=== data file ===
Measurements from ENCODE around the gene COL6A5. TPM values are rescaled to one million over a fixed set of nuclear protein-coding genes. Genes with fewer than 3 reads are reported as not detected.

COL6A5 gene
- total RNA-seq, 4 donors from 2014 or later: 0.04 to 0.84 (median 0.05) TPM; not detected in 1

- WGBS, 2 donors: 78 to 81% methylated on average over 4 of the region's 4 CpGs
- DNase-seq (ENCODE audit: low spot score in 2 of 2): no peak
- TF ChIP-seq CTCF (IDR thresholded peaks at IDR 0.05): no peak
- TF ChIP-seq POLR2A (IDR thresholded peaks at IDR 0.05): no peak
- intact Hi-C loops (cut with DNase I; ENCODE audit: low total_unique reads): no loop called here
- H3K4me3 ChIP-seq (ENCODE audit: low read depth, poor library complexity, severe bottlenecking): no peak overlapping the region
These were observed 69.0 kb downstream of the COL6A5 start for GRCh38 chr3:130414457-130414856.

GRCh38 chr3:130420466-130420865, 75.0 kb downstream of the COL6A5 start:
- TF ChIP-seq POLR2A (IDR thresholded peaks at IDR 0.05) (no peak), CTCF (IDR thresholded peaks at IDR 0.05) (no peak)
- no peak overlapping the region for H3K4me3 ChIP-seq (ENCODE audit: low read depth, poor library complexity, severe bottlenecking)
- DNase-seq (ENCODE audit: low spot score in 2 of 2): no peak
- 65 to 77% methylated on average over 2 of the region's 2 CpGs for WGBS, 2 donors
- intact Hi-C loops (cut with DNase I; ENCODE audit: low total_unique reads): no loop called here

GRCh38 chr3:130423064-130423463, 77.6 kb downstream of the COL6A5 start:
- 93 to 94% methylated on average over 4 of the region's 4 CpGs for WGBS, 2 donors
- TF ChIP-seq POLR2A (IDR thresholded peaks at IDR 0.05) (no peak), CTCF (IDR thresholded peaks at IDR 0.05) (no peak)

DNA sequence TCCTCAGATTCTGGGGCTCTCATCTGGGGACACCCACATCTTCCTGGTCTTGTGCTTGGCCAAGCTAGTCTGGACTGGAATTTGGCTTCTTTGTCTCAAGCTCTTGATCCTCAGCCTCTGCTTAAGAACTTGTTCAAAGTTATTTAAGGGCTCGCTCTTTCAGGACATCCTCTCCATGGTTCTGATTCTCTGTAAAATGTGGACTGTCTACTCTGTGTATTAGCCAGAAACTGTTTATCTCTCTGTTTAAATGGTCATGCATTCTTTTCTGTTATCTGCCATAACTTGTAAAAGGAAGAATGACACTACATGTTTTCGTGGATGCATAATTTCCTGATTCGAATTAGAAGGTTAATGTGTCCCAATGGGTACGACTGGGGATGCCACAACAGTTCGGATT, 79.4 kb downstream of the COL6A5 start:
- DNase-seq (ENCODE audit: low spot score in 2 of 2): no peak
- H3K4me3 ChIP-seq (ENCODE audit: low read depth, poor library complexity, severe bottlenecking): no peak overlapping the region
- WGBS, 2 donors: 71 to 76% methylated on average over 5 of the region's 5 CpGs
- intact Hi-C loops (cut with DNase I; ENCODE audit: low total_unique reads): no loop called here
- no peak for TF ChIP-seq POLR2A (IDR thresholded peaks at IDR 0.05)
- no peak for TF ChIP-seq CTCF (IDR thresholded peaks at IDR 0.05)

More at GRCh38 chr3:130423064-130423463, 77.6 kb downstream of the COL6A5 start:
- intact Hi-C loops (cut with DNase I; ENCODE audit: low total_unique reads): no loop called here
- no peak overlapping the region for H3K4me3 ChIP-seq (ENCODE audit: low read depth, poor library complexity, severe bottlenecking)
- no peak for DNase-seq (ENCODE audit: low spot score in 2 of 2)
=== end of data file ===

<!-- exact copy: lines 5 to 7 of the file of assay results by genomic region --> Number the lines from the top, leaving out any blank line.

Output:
- DNase-seq (ENCODE audit: low spot score in 2 of 2): no peak
- TF ChIP-seq CTCF (IDR thresholded peaks at IDR 0.05): no peak
- TF ChIP-seq POLR2A (IDR thresholded peaks at IDR 0.05): no peak